>it won't benefit the 5,000 laid-off Microsofties who won't be crossing it on their way to work.
Why not?? Are they not able to use shovels?? was their retraining somehow deficient??
Microsoft is running into a buzzsaw of bad PR over $11m (£7.7m) in US economic-stimulus funds that Washington state officials have earmarked for a bridge over a highway that would connect two branches of its Redmond intergalactic nerve center. Supporters of the payout contend that the $36.5m (£25.4m) project - for which …
Now I know that Microsoft watches the world's tech press. I also know they pay many people to respond to articles such as this. Many of those people have responded here, and to me personally.
So I will ask them outright "Do you think this is justified given the status of the world's economy with the recession and all, you may have noticed?"
I can predict many of the following comments, freetard, tin-foil hat, communist, enemy of humanity (ok that last one was just made up) but I think you get my point.
If IBM are a recipient of this handout, the Microsofties would smell blood and would want to know why (valid point, IBM and offshoring?). If Microsoft, as it seems here, are the beneficiary of a government handout (Gates probably has more money in his sock draw) then questions need to be asked, but they won't be.
If you depend on Microsoft in any way (most of the computer and information technology business), you will disagree with everything said above. This is to be expected.
Is that my coat?
"the grant is small potatoes when compared to the $787bn (£548.7bn) allocated to US projects by the Obama administration's stimulus package"
Yep. Now express that in mortgage months for the real victims of the crunch (hint: NOT MS or the banks). It might seem more significant. Or are common citizens "too little to let live"?
I think you are all missing something.
Has anyone seen a full copy of the rules that define how you get to the Microsoft side of the bridge?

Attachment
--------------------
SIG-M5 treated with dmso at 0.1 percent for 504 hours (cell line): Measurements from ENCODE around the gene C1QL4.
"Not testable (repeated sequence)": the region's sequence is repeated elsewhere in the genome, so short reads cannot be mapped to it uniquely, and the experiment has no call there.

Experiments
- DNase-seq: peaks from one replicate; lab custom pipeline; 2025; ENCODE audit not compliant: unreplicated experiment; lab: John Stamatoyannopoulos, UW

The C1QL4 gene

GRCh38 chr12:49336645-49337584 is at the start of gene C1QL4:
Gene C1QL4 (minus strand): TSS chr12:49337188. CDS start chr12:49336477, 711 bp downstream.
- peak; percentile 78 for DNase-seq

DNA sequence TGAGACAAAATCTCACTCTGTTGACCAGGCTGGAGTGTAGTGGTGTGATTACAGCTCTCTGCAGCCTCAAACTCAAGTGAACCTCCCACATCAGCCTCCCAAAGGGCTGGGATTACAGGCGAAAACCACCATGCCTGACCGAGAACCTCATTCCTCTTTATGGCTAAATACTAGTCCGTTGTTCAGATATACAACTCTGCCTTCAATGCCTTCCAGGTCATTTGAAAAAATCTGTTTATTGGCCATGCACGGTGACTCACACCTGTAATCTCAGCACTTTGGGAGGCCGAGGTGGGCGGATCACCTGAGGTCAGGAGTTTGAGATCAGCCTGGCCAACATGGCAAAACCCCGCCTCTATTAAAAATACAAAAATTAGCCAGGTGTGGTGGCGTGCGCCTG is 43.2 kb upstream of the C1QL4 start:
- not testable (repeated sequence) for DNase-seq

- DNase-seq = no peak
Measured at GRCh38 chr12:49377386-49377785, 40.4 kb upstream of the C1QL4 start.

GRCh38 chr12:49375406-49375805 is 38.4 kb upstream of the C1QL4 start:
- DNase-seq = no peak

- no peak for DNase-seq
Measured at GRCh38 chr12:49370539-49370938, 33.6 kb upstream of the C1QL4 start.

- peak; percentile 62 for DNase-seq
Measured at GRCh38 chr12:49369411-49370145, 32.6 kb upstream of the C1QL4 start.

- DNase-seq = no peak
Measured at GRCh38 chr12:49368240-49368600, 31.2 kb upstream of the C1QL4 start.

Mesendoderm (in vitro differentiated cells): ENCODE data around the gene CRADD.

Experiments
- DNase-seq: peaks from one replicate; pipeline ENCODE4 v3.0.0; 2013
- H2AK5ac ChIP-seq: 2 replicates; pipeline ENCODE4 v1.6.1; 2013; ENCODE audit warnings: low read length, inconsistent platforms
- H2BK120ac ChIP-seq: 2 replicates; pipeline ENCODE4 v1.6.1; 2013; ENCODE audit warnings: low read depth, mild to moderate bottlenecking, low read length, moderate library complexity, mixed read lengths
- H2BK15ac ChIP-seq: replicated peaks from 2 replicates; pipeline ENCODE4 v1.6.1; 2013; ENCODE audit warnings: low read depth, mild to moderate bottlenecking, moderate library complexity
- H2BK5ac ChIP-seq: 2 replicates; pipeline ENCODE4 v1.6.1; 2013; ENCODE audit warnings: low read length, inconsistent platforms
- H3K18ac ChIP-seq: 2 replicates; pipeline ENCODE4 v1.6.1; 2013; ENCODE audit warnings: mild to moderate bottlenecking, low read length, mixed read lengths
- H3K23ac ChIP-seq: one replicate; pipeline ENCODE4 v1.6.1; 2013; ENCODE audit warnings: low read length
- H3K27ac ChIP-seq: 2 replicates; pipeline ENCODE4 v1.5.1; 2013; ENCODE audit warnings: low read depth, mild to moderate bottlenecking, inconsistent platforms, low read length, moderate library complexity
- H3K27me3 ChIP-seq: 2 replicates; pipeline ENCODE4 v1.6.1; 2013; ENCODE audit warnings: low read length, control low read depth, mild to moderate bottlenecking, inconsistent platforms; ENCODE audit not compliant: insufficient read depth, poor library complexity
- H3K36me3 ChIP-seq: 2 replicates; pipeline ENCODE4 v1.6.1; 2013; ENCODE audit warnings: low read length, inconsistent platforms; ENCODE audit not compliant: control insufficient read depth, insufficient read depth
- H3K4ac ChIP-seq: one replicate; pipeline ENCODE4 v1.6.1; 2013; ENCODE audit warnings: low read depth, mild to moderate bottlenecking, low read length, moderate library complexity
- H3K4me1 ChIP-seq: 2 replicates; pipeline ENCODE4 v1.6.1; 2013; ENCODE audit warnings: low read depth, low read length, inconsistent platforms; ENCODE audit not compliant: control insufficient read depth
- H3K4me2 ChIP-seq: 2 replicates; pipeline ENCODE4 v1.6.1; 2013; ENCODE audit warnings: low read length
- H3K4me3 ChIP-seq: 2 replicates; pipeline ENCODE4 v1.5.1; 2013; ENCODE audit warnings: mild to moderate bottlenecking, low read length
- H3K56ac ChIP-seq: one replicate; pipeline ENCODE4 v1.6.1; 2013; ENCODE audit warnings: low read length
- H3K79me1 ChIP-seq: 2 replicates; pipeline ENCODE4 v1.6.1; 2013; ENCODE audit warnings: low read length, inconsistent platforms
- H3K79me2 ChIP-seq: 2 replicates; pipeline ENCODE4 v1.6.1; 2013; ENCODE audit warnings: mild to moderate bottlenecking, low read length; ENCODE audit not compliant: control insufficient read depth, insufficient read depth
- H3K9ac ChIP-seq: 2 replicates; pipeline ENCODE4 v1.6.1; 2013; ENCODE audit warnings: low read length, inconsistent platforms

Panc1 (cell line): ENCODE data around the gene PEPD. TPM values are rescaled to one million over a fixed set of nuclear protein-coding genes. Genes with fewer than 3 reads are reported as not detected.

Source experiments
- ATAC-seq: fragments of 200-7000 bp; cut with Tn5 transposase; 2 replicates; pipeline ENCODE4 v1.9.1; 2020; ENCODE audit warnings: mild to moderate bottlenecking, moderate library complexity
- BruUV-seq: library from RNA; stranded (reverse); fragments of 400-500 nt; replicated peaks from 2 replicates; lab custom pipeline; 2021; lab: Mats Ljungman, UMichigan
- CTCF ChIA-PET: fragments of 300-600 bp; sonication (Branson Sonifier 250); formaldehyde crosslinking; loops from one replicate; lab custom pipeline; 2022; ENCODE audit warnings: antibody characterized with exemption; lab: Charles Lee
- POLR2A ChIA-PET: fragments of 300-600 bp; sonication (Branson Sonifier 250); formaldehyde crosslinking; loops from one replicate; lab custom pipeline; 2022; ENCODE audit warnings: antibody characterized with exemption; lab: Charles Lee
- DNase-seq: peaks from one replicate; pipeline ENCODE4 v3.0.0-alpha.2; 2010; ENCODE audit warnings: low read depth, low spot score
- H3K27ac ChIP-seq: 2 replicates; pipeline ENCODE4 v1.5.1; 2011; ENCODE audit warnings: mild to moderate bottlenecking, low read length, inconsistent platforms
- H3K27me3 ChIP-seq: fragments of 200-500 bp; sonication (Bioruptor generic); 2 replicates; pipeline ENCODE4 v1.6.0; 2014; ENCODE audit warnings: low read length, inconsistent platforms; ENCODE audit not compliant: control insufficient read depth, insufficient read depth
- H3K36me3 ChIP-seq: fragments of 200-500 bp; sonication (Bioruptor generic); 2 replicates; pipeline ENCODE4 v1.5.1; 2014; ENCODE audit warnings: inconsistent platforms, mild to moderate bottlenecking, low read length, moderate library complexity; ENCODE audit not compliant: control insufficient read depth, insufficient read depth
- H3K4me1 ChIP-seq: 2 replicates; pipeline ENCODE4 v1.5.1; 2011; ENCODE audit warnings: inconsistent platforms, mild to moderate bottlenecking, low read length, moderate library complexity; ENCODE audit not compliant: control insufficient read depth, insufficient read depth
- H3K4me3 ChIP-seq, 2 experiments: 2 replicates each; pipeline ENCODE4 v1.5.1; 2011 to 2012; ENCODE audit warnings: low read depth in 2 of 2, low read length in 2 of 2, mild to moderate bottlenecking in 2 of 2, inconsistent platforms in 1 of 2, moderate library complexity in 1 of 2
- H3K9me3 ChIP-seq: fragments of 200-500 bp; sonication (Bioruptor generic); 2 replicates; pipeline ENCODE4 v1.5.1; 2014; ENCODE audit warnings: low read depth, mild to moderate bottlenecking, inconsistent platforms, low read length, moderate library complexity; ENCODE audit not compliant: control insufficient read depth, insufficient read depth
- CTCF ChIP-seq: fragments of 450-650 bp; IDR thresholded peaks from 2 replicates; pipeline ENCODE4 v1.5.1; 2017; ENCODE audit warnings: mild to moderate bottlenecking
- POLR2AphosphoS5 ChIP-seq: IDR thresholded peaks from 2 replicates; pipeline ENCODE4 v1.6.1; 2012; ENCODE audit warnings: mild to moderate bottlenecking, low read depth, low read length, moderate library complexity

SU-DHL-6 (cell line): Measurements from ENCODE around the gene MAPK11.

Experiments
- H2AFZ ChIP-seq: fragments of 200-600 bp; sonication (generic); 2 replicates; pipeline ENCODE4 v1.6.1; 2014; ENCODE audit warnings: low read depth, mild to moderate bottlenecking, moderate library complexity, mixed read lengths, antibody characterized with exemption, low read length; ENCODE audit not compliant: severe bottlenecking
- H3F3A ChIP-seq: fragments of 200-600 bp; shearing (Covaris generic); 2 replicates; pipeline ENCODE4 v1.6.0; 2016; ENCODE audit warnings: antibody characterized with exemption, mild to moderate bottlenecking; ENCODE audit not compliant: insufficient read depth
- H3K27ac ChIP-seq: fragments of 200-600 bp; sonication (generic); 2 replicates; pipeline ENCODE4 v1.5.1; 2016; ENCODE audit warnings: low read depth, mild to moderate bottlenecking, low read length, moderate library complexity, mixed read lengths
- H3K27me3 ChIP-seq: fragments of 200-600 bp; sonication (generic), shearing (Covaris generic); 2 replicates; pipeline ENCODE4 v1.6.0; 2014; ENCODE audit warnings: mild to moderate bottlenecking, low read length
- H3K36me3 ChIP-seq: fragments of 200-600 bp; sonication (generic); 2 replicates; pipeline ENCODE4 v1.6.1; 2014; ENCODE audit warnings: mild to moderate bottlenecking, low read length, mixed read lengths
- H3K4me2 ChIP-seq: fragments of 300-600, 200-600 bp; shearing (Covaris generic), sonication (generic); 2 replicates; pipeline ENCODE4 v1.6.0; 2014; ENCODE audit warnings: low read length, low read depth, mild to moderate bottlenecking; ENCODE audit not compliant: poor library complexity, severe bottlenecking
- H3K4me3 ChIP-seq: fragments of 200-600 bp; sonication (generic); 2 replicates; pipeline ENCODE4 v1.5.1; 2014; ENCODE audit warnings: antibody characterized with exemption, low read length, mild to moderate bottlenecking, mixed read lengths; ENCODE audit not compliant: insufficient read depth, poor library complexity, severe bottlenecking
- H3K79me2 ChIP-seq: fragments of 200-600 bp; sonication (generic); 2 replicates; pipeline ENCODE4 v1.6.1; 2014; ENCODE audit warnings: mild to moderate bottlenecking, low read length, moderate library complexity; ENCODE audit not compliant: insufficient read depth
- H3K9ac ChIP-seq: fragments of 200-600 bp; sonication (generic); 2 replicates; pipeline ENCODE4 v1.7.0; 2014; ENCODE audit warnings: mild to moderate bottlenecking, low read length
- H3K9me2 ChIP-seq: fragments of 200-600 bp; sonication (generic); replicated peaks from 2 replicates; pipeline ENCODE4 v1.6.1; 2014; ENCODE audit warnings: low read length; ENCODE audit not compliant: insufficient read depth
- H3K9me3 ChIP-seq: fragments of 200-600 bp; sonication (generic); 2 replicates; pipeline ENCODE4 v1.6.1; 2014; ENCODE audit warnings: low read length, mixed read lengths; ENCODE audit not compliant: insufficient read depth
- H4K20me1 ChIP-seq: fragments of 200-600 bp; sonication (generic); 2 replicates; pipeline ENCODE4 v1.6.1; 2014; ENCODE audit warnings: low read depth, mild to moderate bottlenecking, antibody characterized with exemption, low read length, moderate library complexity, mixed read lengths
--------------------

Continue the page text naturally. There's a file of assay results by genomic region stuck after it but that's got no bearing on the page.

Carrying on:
Will they allow Richard Stallman to cross it without them insisting on a RAND toll?
If you pass in both directions will you need a different car for each way?
Has the ISO been told to make this bridge a standard?
They'd be well within their rights to deny access to other users; at least this way the public gets some benefit from it- for a relatively small investment. Plus it'll (briefly) help stimulate parts of the construction industry and its suppliers- saving jobs and bringing in taxes- and make Microsoft's workflow that little bit more efficient (and God knows they need it!), meaning a slightly lower chance of layoffs and so more taxes paid.
Even better, with the recession the various construction firms won't be price-gouging as badly as they could so that they can stay competitive. So the $11M will go further than it would have a year ago.
To put it in perspective, $11M is about 4 or 5 hours worth of the funding the UK gov't gives annually to databases that generally don't work and that no-one wants.
It's true, I've seen them do it.
I'm not sure if they can be quite as large as the artist's imagining (I might describe those in the photo I linked as more like shrubbery), but it's apparently a reasonable notion.
Yes, Microsoft gets a Bridge from our tax dollars. and yes, it sucks. But not as much as letting the country go tits-up. Municipalities were given guidelines to SPEND this money put forth. And they were asked to spend it post haste to counter-act the rash of recent layoffs.
Yes, MS gets a bridge, but 400 people get food on there table, mortgage payments, and little jimmy gets new sneakers. Its NOT a permanent solution. Its is a short term band aid to create a bridge (no pun intended) to cross the economic downturn.
Everybody will get a little piece of this pie. And the "Bridge to nowhere" was a project receiving exponential funds during an economic UP turn. (Slightly different situation) So people really need to step back and put everything in play before getting all crazy. This project is actually perfect. It can start tomorrow if they wanted to, its benefits the general public and a long standing employer, improves traffic flow (also commerce related).
Just watch out for in two years when they need to upgrade the bridge to a prettier less functional version, thats all.
This bridge is going to be a part of the public infrastructure. Is Microsoft going to be using it a lot? Yes. Do you, Mr Ellis who isn't reading this, know why? It's because Redmond isn't such a big place, but MS is a huge company, so I'm guessing that they account for most of the business that goes on there. Yet it's still going to be a public bridge and if MS is to be in charge of providing Redmond's public infrastructure, it's only fair that they are declared owners of the town first. As it is, the fact that the company which is probably the biggest employer in town as well as, I assume, a significant generator of income is paying for half of a public bridge is actually nice.